“Can I ask a question? It’s not about this session, tough.” This is how many conversations start for me at early childhood education conferences and when I give training to preschool teachers. While grabbing coffee or in the lunch lineup. The number one thing teachers want to ask me about is this: How to handle a disruptive child during circle time. My answer is never the same, but my first question is; “Can you tell me about your circle time routine?” Then we problem-solve that before we ever talk about the individual child.
Use Circle Time Routines That Work
I can’t give you a perfect circle time routine because I don’t know your students. You are the expert about your class, you know who they are, and you know what they can and can’t do. This is why scripted curricula or inflexible routines and schedules are so ludicrous and don’t work because children aren’t predictable robots that you can program. They are autonomous humans with needs that must be met before we can expect them to have the skills and ability, not to mention the desire to participate in group activities like circle time. However, here are some tips for you to think about while creating your circle time routine:
1. Have a predictable routine with novel elements. Children like to know what to expect. It’s not boring; it’s comforting. The security of a routine is helpful for behavior and learning. I use the same good morning song, same chant, same mystery number activity, and question of the day every morning circle.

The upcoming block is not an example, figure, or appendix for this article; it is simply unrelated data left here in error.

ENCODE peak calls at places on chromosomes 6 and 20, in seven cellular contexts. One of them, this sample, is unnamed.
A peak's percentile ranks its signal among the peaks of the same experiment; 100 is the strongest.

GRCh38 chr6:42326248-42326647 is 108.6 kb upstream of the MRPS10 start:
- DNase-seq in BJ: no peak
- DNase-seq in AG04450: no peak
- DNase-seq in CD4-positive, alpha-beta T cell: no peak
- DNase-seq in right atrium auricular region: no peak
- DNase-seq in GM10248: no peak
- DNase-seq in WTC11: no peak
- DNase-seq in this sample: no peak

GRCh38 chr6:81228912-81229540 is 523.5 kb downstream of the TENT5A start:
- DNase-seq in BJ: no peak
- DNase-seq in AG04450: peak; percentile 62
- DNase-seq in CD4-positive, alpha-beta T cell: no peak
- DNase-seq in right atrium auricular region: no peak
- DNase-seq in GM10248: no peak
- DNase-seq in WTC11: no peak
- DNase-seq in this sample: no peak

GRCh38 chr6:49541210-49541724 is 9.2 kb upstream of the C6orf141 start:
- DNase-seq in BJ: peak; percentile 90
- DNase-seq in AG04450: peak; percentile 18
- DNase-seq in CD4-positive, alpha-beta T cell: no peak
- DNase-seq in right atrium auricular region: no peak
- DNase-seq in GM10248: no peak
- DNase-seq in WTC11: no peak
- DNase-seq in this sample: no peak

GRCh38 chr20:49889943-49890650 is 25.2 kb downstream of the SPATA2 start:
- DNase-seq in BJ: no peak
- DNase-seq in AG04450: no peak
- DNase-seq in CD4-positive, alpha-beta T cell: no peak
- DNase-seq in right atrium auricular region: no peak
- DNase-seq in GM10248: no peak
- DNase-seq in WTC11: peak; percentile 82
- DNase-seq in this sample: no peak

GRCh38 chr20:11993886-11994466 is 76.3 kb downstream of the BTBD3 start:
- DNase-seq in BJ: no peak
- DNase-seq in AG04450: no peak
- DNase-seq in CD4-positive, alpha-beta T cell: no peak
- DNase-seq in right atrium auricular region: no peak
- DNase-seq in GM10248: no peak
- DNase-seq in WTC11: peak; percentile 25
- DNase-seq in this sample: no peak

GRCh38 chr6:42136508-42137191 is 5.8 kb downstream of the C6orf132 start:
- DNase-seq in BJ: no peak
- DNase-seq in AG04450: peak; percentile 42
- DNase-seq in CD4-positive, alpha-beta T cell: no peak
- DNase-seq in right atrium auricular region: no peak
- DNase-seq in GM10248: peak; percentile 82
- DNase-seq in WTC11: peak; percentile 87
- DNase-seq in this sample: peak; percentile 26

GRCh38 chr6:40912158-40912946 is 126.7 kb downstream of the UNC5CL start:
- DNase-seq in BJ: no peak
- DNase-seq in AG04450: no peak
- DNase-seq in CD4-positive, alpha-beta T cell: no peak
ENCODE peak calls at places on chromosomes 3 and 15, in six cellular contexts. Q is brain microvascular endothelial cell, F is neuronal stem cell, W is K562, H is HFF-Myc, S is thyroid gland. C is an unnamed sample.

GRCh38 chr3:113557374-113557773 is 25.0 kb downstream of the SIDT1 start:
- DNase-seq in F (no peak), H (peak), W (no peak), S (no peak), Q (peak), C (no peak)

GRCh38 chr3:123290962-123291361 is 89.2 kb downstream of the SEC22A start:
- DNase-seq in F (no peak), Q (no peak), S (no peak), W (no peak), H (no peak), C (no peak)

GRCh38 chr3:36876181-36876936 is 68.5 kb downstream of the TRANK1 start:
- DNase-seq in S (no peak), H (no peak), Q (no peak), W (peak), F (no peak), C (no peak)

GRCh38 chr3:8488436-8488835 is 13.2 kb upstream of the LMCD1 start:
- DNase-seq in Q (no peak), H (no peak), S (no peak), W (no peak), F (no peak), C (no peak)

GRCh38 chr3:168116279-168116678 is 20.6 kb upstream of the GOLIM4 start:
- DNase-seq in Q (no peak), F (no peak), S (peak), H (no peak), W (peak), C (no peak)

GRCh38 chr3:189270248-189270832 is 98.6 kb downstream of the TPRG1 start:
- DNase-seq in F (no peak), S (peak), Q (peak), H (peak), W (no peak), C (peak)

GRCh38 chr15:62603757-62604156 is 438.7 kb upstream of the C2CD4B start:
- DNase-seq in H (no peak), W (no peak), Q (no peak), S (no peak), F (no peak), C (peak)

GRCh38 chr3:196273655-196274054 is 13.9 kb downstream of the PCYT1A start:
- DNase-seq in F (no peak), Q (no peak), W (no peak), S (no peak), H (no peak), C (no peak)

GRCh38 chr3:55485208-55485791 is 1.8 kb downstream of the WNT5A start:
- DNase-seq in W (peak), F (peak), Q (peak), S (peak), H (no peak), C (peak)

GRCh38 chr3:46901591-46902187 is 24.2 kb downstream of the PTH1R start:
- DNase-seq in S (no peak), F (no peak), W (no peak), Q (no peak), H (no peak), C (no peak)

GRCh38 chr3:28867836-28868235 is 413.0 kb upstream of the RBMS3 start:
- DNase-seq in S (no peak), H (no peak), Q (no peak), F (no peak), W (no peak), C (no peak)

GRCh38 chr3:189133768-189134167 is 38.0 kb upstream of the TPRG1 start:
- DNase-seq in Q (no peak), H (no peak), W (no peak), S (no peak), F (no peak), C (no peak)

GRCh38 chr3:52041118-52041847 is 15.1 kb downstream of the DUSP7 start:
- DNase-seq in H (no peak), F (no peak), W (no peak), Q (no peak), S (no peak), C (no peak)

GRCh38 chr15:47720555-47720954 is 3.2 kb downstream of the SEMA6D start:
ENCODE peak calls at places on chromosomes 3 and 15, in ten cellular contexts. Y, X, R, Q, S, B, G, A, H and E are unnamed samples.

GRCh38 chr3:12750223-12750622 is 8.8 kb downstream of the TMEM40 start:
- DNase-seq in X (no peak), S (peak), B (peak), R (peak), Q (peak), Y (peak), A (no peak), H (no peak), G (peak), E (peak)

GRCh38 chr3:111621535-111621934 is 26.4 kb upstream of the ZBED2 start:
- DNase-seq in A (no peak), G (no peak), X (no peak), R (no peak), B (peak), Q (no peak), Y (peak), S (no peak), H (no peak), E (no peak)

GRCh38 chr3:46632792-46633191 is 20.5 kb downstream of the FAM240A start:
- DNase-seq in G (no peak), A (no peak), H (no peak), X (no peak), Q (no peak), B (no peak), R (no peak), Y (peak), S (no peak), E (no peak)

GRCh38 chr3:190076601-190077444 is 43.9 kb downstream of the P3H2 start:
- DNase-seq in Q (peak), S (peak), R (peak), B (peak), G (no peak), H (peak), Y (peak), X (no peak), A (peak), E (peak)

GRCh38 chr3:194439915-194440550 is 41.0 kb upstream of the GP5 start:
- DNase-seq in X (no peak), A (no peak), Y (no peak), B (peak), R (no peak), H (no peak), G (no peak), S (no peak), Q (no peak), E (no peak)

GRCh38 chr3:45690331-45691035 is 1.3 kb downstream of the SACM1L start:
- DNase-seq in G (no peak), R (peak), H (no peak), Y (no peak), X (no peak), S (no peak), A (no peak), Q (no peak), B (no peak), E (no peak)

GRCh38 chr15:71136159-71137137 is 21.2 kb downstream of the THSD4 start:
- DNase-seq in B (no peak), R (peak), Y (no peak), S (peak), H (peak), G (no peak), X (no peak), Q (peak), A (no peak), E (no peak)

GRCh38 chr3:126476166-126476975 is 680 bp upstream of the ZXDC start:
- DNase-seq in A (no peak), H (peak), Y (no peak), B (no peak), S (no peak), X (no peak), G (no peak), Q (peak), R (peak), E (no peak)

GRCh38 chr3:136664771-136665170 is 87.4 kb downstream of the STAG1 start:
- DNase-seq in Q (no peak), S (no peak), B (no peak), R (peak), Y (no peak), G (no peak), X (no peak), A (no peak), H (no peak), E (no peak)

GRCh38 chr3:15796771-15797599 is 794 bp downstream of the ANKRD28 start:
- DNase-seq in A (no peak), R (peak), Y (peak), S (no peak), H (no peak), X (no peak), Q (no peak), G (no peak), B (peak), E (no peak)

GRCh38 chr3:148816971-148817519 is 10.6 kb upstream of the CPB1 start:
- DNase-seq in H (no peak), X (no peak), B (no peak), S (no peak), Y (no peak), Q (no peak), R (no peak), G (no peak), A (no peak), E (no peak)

2. Make it interactive. Learning is not about just receiving information; it should be about applying it too. In early childhood education, that means exploring ideas or concepts in different ways using movement, oral language, and more. Use activities like chants, questions of the day, action songs and finger plays, and dance.
3. Make it relevant and meaningful by including your students in the lessons. This means using their names, photos, asking for their opinions with question of the day, and doing polls! A simple ‘What do you think?” is a powerful way to let children know their voice matters and have them buy into group time.
4. Keep it short and developmentally appropriate. A short meaningful group time is much more important than a long conflict-laden one. If you spend the whole circle time correcting a student, no one is learning anything. Use activities that are simple and at the right level for your students. My book Everyday Preschool is packed with ideas!
5. Have perspective. What are we really trying to teach at circle time? For me, the A goal is always how to act as part of a group, how to advocate for our voices to be heard in appropriate ways, how to have the confidence to contribute to a group, and how to be respectful of others. The B goal is usually the topic lesson; maybe learn that letters come in two sizes, clouds make rain, or that you can put two squares together to make a rectangle… whatever concept or topic we are exploring. That’s never the first goal. If I stress about that, disruptive behavior will get to me, but if I see this as the place to practice and assess, see who needs more support or some peer scaffolding, I can better serve the student and likely help the situation.
How to handle a disruptive child during circle time in the moment
Ok, so your routine is predictable, your students have a chance to engage mentally and physically during circle time, and it’s not too long… but that child is still disruptive. What do you do now? That’s going to depend on the child, the amount of support you have from other adults, and your physical space, but here are some tips.